What gave me faith and direction was my art.  In my knapsack, in my gas mask, I kept paper, pens, and pencils.  I would draw whenever there was free time, intervals in work.  I refused to sleep.  I had to draw.  It was the only way to keep my humanity.

The open and matching dust jacket and book case are the readers' introduction to the art process Ashley Bryan uses in this book.  It's an engaging blend of line drawings, photographs, and vibrant colored artwork.  The initial two-word title text is varnished.  The secondary title and all the page numbers are written by Ashley Bryan's own hand.  To the left, on the back, placed over a blue-line drawing on cream of a camp with Quonset huts and soldiers is a full-color painting of a single, seated soldier.

On the opening and closing endpapers is a glorious display of one of Ashley Bryan's floral paintings made on his island home.  This two-page image is also used, much lighter, as a canvas for the title page.  With each page turn we are presented with a collage of memories made visible through artwork and saved historical items.  There are newspaper clippings, a notebook from The Cooper Union, posters and the actual handwritten letters to Eva which are transcribed in smaller blue ink paragraphs and captions.  In the gutter on some of the pages are the spiral wires and holes like you would see in a notebook.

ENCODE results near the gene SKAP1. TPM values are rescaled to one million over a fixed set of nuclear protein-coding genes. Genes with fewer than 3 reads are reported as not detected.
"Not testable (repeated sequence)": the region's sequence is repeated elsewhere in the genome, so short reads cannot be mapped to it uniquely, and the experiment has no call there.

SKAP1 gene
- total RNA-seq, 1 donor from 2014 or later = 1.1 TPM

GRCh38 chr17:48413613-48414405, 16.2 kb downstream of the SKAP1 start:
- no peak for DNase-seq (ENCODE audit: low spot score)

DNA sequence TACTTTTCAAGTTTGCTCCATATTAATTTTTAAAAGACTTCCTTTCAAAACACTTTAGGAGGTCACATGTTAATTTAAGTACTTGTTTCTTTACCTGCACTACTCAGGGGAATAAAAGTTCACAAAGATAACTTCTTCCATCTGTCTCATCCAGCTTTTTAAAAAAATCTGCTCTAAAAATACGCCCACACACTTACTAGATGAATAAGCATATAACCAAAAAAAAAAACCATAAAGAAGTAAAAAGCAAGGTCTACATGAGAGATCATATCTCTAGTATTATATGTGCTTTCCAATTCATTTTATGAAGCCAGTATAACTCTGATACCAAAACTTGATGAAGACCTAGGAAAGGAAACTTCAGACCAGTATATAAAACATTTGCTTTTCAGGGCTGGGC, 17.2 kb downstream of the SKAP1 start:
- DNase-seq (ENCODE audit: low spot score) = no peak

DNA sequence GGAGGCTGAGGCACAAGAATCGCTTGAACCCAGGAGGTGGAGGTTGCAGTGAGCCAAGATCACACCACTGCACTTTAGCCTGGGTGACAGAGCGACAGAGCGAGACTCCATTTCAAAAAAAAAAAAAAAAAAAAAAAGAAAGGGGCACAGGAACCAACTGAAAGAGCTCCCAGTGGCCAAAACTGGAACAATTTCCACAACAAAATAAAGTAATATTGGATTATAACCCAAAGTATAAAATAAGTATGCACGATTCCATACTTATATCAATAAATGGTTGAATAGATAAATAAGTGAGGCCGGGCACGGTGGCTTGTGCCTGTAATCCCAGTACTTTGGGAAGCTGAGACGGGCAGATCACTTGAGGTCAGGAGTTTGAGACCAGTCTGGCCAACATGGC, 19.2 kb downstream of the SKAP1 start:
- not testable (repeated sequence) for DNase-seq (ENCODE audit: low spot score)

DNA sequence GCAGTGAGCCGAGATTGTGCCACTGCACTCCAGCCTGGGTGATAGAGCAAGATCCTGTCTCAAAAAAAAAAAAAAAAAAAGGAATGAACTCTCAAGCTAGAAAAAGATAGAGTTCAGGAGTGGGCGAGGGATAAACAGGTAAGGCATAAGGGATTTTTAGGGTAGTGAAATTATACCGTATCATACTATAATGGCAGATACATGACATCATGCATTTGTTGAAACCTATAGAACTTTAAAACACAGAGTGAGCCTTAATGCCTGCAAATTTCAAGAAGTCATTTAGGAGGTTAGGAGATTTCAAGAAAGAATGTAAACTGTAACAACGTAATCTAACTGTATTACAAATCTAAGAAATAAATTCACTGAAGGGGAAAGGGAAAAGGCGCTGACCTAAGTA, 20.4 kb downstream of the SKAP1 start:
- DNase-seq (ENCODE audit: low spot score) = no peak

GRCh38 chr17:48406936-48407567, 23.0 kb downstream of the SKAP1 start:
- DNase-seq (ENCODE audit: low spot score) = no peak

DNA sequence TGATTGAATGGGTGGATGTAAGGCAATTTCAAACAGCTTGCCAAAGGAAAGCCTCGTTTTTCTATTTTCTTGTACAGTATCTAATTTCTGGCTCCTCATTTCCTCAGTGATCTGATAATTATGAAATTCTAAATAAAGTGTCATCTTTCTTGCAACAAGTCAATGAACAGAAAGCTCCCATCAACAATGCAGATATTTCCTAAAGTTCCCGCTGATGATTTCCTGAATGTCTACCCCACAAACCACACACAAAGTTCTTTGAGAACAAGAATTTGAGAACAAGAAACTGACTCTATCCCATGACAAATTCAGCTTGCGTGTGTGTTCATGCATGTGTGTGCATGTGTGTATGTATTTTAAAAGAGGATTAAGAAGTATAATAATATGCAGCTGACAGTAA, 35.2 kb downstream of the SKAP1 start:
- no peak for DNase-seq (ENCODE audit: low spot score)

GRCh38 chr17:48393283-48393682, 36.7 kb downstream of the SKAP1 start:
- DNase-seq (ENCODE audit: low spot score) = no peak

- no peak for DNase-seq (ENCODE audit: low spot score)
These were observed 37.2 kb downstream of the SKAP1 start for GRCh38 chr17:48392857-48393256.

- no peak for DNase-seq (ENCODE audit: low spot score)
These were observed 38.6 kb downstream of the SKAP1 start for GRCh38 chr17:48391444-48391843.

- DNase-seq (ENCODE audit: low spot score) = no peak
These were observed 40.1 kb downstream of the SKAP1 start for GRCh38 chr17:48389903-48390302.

Each carefully placed element enhances the narrative, framing the words in a fluid harmony.  We walk through Ashley Bryan's history within these pages.  It is an honor.